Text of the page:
Presenting Science’s newest, regular commentator, Occam’s Razor…our skeptical cheerleader.  Take it away, Occam…

This year we honor Charles Darwin’s 200th birthday. Few scientists are celebrated so ardently for so long as Darwin, and many institutions are using this year to stage a variety of events to celebrate his work and his life with lectures, symposia, conferences, etc. Just like many other pioneers he caused a massive paradigm shift, forcing us to think about something in a whole new way, not unlike Linda Lovelace, for example, who changed the way we thought about movies; both of these brave trailblazers understood how to use evidence to make certain concepts easier to swallow. Of course on the flip side, this pro-Darwin vibe has caused a rise in tensions in the communities typically involved in the debate over his work – those with ideas in opposition to Darwin have been raising their voices lately and the Darwinists have become less tolerant of any dissent…example: new reports from Connecticut indicate that that crazy xanax-laden chimp who attacked that woman did so after he heard her speak poorly of a recent performance of “Inherit the Wind
Yes, it’s been a veritable scientific Darwinpalooza around the U.S., so much so that it’s easy to forget the guy actually was not called a “scientist,” but is commonly referred to as a “naturalist,” which in today’s vernacular can also mean “nudist.” This would explain this often-discussed entry from his Notes from the Beagle: “As I hopped from rock to rock at Galapagos, I did so free and uninhibited of wardrobe, causing the tortoises to observe me in a queer manner…and truly the chill breeze in the air that morning did so cause my parts for reproduction to evolve to a state of such shrinkage that were a potential mate to see me thus I think I would stand a fair chance of natural de-selection!”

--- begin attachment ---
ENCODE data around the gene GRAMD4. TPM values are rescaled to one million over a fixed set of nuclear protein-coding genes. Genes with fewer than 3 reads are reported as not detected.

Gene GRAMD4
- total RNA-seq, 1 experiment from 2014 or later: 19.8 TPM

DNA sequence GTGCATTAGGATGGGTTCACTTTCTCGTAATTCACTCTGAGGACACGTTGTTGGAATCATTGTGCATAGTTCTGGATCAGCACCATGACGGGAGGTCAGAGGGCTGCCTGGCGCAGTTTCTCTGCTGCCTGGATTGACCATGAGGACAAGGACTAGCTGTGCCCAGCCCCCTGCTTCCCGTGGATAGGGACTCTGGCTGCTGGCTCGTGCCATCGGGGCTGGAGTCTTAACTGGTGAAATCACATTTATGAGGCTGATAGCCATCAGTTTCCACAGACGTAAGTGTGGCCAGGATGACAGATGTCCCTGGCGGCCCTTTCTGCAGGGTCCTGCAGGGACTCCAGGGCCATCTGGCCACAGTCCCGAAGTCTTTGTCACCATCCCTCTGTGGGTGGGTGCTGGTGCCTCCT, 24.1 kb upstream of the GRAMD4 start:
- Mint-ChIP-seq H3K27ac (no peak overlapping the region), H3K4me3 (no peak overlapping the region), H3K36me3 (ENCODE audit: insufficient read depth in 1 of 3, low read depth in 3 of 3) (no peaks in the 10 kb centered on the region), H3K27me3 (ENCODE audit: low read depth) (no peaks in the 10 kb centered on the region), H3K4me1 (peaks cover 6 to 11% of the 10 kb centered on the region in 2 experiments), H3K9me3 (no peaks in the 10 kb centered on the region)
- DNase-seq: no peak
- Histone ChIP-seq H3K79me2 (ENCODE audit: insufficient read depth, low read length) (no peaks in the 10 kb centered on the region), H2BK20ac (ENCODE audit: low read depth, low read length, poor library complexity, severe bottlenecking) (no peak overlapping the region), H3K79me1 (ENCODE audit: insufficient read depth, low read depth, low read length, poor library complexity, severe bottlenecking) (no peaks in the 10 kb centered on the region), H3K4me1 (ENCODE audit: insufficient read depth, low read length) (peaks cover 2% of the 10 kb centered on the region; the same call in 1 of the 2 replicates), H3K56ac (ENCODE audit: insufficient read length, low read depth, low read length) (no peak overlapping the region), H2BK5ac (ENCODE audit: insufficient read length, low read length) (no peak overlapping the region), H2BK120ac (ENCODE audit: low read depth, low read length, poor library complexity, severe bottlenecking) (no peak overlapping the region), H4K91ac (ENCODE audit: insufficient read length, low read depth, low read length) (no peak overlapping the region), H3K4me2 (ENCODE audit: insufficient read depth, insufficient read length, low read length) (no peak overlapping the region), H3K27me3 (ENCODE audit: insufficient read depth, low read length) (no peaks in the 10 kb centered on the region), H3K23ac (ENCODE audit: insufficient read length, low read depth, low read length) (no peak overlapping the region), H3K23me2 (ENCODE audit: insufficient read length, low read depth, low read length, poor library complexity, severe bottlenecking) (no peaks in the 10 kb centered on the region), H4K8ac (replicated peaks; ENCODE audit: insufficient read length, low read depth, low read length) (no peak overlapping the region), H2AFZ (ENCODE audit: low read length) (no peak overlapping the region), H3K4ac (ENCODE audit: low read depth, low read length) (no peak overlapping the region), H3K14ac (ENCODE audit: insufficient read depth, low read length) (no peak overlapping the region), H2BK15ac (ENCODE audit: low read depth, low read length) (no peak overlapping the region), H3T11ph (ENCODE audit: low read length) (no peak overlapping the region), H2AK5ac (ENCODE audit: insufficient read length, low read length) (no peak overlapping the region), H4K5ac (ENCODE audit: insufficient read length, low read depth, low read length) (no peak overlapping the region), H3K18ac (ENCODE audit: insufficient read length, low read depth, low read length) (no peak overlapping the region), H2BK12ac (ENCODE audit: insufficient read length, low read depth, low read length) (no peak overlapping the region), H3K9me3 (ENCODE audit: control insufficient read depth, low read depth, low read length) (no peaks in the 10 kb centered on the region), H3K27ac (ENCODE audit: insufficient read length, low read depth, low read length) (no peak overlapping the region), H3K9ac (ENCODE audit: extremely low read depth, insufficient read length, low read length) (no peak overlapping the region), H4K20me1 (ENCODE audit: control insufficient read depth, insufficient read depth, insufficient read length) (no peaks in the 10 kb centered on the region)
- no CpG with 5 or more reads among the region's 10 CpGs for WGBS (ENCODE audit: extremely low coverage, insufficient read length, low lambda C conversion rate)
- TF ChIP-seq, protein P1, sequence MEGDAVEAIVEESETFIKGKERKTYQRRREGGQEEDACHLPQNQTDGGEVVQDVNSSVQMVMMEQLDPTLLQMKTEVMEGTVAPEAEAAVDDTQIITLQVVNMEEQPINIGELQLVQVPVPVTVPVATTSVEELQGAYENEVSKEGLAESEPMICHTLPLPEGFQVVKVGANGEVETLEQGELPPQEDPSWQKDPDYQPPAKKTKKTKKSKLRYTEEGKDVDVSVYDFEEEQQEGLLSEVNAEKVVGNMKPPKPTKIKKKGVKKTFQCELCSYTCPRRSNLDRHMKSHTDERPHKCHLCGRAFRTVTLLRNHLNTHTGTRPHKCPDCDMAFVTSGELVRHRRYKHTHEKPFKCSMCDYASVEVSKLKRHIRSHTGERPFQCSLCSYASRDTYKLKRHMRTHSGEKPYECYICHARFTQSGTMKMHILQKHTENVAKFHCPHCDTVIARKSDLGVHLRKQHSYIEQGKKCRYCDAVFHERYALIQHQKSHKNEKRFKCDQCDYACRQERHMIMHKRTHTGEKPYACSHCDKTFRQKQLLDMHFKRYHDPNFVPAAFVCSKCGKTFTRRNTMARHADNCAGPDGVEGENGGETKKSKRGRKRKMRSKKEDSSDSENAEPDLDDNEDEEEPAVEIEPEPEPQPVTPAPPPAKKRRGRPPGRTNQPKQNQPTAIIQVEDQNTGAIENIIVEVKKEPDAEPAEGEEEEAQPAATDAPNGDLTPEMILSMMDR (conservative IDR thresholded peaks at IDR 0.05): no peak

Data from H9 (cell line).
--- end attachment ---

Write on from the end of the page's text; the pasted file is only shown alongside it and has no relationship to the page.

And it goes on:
But what brought Darwin to this role in history? A love for knowledge? The search for deeper understanding? Maybe, but here’s my theory as to why he was obsessed with this stuff. Have you seen a picture of this guy?  Take a look at that forehead and descending brow! Notice any similarities to this?  I bet when you get called “monkey head” for most of your formative years you sort of become obsessed with the idea and want to legitimize the whole thing somehow!
All of this Darwin stuff is only on my mind because a photo of this pretty cool new bust of him in the National Academy of Sciences Building was recently sent to me. If you’re on the western end of the Mall, north of the Lincoln, check it out. It’s not so much that the bust itself is cool but there was some advanced science used in the creation of it. According to a plaque at the site, “A virtual model was created by (digitally) scanning the original sculpture at the New York Academy of Sciences, which graciously consented to the creation of a second replica to be located at the NAS Building. Using a rapid prototype process, a form was created from which a bronze will be cast.”
Three observations: 1. isn’t “second replica” redundant? Unless there is already one replica and that seems unlikely since they had to graciously consent to this. situ is Latin for “in the nude,” another reference to his naturalism. 3. Again note the graciously there. This is the NATIONAL Academy of Sciences we’re talking about but of course the New York Academy of Sciences, like everything else in NY, thinks it’s the center of the solar system (ironically ignoring the discoveries of Copernicus, one of their own). Being smarter and more sophisticated (and oh by the way more likely to destroy most of the wealth in this country), New Yorkers must let it be known they are condescending to share something of theirs, even if it’s something for a like-minded institution that seemingly outranks them.
One fascinating piece of information not noted on the plaque regarding the bronze casting: The plan is to create the final sculpture by initially making 20 large sculptures, which when completed will be toppled from their pedestals. The sculptures which do not shatter will be melted down and mixed together to make another several sculptures, which will then also be dropped. Again, the unbroken sculptures will be melted together and so on for several iterations. It’s hoped that after this is done enough times the sculpture will also form legs, eyes, consciousness, animation, etc. Check back in a billion years.

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